I'm with NoEnz - the focus should be less on far-horizon events, like climate change, and more on quantifiable limits, such as energy reserves, population growth, and economic development. Man has never lived to a level of sustainability within his environment, always setting out to colonise new lands and find new hunting grounds. Sustainability is possible, but it takes commitment and sacrifice. 

More than that, it requires an honest evaluation of current economic models predicated on growth.
 

 
In addition many plants don't actually produce much of a net change in CO2.  They respire, just like us.  The only CO2 not given off in gasses, is the CO2 trapped in the wood of the trees themselves.

Zep

Zep Avatar



Posted: Dec 8, 2009 - 3:32am

 Beaker wrote:
The "above argument" is a suggestion that this planet continues to change and adapt to that which changes within it — as it has done for millennia, long before man walked this earth.

Not the real issue?  What is the real issue then, in your opinion?  And have you checked with the warmists?
 
Oh there is no doubt the earth will continue to adapt to whatever input conditions are introduced to it.  More CO2 is good for plants, obviously.  The question is, how amenable is planet change to humanity and human activities?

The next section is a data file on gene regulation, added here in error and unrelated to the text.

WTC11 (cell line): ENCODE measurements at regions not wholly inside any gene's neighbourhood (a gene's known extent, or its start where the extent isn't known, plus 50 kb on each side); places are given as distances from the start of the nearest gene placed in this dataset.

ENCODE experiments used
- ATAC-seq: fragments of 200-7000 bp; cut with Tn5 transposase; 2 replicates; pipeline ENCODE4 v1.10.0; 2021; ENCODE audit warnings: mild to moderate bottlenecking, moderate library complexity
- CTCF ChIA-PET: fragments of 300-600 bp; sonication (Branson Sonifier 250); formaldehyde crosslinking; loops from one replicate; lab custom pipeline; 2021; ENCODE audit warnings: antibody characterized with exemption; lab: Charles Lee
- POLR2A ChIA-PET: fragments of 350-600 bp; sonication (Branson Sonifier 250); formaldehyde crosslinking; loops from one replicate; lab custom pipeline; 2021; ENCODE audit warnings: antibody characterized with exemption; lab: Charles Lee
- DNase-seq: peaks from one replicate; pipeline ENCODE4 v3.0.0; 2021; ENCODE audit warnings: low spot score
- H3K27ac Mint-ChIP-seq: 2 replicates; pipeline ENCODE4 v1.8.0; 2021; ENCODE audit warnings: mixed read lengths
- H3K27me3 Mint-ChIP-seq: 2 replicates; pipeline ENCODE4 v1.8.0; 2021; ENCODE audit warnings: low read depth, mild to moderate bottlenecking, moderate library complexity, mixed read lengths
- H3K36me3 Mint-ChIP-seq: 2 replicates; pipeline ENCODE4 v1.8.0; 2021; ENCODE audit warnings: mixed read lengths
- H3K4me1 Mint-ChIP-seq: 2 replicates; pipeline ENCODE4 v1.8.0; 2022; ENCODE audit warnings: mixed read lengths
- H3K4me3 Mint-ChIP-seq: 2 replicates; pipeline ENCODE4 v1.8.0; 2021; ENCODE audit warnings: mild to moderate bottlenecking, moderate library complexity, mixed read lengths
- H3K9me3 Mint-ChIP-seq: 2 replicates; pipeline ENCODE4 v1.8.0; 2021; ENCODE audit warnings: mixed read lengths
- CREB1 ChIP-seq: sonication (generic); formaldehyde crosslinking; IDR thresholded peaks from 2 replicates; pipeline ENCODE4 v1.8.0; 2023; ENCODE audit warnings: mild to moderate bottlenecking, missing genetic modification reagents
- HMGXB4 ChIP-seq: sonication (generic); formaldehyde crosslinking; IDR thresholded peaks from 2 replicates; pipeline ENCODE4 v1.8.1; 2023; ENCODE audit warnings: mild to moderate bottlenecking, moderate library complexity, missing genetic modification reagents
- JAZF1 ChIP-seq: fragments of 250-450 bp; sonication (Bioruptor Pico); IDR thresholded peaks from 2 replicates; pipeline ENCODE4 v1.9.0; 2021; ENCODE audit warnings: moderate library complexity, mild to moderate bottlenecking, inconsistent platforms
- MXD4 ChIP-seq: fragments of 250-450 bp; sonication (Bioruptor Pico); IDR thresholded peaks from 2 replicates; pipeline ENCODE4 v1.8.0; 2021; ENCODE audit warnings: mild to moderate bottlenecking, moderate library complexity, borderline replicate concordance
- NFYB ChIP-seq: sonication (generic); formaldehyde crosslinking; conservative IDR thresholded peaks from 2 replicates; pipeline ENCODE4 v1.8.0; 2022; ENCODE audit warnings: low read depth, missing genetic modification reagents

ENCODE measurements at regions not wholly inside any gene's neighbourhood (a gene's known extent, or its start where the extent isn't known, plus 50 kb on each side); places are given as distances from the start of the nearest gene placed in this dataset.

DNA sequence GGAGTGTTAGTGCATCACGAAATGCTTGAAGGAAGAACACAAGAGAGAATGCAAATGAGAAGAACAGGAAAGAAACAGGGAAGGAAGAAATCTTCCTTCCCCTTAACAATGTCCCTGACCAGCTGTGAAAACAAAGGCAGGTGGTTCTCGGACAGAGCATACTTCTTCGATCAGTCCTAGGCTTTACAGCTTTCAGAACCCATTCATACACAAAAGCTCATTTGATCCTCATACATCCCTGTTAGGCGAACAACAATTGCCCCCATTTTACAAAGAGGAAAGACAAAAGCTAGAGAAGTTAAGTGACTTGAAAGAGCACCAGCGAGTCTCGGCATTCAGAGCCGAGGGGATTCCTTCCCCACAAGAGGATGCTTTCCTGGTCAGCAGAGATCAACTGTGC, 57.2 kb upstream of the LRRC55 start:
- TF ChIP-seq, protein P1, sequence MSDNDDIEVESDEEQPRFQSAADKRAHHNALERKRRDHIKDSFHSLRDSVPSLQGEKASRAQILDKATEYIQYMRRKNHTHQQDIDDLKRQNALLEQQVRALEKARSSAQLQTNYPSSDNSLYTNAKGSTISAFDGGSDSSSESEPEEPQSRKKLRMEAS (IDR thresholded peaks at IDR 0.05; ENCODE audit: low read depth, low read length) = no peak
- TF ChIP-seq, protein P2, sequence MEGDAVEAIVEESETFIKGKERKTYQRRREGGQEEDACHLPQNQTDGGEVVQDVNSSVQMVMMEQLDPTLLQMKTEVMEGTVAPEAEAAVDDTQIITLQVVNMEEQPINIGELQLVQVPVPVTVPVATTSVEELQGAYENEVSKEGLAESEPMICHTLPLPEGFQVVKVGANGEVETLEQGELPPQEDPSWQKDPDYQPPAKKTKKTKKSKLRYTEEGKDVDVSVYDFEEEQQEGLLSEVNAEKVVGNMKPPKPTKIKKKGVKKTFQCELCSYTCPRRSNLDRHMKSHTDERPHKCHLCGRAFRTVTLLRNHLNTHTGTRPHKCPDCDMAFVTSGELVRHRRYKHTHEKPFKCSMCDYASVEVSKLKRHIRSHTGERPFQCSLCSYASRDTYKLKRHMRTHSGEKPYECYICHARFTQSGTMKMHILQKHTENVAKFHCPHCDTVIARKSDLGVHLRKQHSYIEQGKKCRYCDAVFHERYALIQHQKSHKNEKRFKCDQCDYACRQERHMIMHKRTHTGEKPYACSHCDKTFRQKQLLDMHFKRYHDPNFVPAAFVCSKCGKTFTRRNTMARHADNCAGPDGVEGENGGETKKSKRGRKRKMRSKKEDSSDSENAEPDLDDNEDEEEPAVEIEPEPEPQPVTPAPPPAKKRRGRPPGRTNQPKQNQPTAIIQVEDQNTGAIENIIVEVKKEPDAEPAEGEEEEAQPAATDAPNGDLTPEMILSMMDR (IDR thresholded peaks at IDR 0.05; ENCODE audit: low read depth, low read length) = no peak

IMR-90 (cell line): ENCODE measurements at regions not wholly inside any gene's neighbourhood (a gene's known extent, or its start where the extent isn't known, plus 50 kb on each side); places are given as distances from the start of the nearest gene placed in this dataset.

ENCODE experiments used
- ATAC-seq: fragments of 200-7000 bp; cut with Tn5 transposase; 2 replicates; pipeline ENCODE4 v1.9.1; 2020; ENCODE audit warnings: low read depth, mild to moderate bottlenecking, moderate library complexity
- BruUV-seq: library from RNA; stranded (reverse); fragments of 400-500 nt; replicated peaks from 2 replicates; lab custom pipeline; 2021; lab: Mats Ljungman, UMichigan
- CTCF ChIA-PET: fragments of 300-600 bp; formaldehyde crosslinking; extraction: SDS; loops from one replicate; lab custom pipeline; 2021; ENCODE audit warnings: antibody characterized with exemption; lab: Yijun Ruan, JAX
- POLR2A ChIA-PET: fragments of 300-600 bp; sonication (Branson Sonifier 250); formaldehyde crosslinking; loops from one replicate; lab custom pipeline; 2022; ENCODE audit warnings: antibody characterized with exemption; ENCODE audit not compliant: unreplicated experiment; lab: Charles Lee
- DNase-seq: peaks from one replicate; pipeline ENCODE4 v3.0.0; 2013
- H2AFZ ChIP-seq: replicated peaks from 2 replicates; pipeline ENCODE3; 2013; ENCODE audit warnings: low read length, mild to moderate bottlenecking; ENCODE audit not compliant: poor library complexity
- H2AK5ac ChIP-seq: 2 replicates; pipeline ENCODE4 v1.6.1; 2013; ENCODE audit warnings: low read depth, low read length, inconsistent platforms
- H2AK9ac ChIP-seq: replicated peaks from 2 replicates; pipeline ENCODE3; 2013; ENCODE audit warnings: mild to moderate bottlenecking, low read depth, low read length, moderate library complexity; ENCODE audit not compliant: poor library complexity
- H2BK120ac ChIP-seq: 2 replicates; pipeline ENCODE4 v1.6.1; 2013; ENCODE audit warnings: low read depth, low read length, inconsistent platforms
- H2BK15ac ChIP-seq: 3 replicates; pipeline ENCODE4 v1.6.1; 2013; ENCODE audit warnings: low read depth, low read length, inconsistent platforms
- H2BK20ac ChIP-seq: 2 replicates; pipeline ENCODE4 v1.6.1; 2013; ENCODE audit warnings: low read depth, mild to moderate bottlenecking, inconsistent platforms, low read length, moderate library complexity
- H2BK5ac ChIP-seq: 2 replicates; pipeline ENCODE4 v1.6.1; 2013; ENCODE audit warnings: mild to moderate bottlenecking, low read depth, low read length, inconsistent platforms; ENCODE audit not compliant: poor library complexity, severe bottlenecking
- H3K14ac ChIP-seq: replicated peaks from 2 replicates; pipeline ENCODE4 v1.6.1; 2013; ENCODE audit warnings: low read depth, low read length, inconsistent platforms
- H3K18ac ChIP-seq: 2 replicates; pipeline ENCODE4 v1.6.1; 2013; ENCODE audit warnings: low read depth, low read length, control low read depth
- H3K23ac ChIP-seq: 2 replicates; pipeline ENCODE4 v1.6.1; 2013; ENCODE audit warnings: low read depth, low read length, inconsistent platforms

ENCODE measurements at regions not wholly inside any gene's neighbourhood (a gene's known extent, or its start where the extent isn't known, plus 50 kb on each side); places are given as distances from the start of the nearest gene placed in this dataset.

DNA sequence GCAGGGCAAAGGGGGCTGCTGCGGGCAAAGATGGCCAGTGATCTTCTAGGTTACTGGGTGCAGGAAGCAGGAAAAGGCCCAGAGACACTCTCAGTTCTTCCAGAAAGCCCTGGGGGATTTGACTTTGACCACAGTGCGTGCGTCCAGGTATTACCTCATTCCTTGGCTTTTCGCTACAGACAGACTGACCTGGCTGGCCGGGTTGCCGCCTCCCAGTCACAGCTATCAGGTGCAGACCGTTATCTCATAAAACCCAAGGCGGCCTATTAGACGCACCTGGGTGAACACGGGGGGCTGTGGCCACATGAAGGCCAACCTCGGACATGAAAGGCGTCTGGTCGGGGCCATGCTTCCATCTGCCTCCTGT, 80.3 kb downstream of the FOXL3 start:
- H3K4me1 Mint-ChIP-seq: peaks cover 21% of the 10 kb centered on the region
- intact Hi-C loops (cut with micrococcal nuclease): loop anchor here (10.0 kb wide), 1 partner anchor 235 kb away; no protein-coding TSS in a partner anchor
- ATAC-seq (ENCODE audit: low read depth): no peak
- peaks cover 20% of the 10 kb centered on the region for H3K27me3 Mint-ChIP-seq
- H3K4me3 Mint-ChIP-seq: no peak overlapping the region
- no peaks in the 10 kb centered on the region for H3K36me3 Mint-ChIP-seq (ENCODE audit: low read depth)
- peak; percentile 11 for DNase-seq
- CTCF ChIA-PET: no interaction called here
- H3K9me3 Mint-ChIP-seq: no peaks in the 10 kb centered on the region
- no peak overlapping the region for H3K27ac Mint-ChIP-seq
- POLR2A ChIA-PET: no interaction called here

I'm with NoEnz - the focus should be less on far-horizon events, like climate change, and more on quantifiable limits, such as energy reserves, population growth, and economic development. Man has never lived to a level of sustainability within his environment, always setting out to colonise new lands and find new hunting grounds. Sustainability is possible, but it takes commitment and sacrifice. 

More than that, it requires an honest evaluation of current economic models predicated on growth.
 


Alchemist

Alchemist Avatar

Location: San Jose, CA
Gender: Male


Posted: Dec 8, 2009 - 1:08am

 NoEnzLefttoSplit wrote:

I don't get the left/right divide in the States either. Just doesn't exist in Germany, well if so, totally minimal.
 
That's 'cause you're not stuck with a two party system.
NoEnzLefttoSplit

NoEnzLefttoSplit Avatar

Gender: Male


Posted: Dec 8, 2009 - 12:48am

 MrsHobieJoe wrote:
I'm not watching something with a non-word in the title.  Let's start posting some of the articles from the scientific journals here.  There's some pretty interesting stuff there that hasn't been politicised.  How come there appears to be a right/left wing split in the US?  That's not so much the case in Europe.

 
You're not missing anything. One of the worst quality spoofs I have ever seen and that is saying something.

I don't get the left/right divide in the States either. Just doesn't exist in Germany, well if so, totally minimal.

MrsHobieJoe

MrsHobieJoe Avatar

Location: somewhere in Europe
Gender: Female


Posted: Dec 7, 2009 - 11:59pm

I'm not watching something with a non-word in the title.  Let's start posting some of the articles from the scientific journals here.  There's some pretty interesting stuff there that hasn't been politicised.  How come there appears to be a right/left wing split in the US?  That's not so much the case in Europe.